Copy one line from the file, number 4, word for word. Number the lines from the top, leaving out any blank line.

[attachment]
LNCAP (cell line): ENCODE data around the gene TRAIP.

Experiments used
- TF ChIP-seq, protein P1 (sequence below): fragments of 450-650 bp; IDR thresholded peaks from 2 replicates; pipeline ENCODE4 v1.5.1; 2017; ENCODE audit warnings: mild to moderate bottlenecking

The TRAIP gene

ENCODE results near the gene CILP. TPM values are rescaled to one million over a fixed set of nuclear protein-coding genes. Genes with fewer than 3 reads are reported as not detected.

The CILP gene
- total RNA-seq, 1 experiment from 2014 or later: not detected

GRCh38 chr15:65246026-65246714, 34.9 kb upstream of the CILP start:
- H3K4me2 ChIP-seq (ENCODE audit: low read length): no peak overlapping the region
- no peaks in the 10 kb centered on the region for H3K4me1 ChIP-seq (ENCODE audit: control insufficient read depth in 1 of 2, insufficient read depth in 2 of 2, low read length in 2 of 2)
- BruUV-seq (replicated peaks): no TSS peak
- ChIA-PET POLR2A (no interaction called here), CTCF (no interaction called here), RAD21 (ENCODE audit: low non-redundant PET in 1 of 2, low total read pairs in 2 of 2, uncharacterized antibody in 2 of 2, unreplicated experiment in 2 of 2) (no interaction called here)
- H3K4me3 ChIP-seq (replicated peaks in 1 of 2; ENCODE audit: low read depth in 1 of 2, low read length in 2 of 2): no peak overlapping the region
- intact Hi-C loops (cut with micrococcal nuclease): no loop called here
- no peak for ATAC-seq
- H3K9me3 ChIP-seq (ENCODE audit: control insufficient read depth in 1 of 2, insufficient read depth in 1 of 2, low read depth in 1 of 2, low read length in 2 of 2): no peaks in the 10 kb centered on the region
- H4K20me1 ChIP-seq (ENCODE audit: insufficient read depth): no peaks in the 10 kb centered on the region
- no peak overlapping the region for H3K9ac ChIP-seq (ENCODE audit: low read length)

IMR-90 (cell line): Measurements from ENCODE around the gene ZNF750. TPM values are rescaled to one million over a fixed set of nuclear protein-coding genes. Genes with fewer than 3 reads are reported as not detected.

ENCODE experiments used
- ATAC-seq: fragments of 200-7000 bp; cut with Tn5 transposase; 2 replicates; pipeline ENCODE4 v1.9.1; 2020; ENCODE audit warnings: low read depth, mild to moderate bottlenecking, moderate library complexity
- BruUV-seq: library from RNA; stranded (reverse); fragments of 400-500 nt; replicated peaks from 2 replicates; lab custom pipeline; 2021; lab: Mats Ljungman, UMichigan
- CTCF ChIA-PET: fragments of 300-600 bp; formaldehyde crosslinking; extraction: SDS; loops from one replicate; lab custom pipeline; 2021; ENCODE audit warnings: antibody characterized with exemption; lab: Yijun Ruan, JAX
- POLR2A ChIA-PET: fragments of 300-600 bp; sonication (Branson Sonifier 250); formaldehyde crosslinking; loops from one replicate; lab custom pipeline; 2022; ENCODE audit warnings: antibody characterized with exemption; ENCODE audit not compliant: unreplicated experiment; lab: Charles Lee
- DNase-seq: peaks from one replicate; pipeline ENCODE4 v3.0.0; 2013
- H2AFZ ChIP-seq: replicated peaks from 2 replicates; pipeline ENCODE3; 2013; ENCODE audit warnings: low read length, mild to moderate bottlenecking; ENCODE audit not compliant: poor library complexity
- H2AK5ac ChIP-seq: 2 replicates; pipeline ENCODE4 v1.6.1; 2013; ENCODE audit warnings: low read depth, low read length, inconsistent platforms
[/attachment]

The TRAIP gene